Naturally, there’s a postscript that threatens the possibility of a sequel, or perhaps a whole slew of them—an endless parade of reincarnations, after all, leaves lots of room—along with a heavy-handed message about how important it is for each person to work to improve the world.  Filmmakers could take that moral to heart: they could make things better by ceasing to waste hundreds of millions of dollars on pictures like this.

One can’t blame production designer Chris Seagers or cinematographer Mauro Fiore overmuch for the dreary mess that “Infinite” turns out to be—the futuristic sets, though hardly attractive, are okay, and the hectic camera moves try to inject some vitality.  But Conrad Buff’s editing, which veers abruptly from solemnly dull to spasmodic, is a problem, sometimes encouraging boredom and sometimes nausea.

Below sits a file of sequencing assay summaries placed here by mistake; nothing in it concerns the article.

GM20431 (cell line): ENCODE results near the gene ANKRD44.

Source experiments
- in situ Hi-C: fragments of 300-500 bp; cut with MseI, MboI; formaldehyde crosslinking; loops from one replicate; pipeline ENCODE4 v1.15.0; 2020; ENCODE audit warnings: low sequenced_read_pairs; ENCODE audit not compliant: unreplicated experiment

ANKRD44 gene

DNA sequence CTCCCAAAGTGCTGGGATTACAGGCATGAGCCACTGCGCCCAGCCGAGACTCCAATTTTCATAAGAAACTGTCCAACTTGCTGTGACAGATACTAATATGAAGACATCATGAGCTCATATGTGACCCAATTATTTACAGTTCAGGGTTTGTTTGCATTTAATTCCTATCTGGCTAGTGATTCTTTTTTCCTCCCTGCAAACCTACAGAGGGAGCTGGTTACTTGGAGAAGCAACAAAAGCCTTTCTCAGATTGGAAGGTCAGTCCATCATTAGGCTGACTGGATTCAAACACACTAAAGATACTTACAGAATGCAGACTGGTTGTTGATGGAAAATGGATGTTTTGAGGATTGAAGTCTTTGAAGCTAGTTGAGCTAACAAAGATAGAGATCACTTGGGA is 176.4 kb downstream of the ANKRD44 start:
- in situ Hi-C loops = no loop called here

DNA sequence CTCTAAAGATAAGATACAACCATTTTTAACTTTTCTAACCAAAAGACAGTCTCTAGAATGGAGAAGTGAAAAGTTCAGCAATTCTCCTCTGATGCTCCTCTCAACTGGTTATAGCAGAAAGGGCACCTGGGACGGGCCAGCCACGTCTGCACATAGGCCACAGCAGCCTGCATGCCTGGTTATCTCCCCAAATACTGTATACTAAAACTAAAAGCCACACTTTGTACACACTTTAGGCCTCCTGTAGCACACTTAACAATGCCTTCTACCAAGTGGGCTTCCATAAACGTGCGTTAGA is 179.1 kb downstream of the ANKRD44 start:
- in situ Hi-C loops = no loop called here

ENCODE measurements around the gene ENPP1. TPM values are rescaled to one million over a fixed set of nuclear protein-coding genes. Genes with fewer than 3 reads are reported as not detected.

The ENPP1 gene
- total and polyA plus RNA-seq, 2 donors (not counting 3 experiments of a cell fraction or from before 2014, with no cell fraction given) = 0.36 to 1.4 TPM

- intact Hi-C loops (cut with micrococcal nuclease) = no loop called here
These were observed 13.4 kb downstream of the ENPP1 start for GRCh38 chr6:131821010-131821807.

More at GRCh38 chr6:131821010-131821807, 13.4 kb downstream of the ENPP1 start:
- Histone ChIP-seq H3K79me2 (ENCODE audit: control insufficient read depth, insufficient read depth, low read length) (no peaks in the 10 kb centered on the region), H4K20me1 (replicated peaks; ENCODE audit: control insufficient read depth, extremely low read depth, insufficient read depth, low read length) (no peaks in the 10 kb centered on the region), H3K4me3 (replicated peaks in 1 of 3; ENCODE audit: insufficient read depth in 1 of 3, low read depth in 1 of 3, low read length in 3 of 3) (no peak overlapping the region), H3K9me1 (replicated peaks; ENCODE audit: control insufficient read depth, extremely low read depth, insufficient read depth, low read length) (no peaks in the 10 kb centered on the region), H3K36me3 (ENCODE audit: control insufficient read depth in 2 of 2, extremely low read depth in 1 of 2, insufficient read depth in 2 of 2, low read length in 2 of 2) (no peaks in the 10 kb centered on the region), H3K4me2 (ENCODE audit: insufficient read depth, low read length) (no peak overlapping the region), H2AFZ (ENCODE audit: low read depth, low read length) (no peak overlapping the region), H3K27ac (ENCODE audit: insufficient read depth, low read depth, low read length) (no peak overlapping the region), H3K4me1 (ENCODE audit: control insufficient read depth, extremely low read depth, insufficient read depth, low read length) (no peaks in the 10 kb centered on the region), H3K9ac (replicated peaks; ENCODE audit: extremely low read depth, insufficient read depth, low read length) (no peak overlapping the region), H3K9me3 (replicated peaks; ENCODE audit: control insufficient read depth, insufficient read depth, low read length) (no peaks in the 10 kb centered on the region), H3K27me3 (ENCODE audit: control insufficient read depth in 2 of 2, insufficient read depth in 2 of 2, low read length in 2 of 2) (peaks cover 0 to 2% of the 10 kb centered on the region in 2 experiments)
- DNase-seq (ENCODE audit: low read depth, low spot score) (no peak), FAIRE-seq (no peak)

And the performances are all over the place, with the actors responding very differently to what they must have recognized as hopeless material.  Wahlberg practically sleepwalks through the picture, phlegmatically tossing off the stream of unfunny wisecracks assigned to Evan as if he were bored with the whole sorry business.  By contrast Ejiofor and Mantzoukas opt to go the scenery-chewing route, with results that in the end are no less boring.  Everybody else pretty much plays things straight—which, given what they have to deal with, is simply deadening.

“Infinite” is a particularly pathetic example of big-budget sci-fi folderol, a woebegone attempt at a CGI-heavy action thriller that leaves egg on everyone’s face.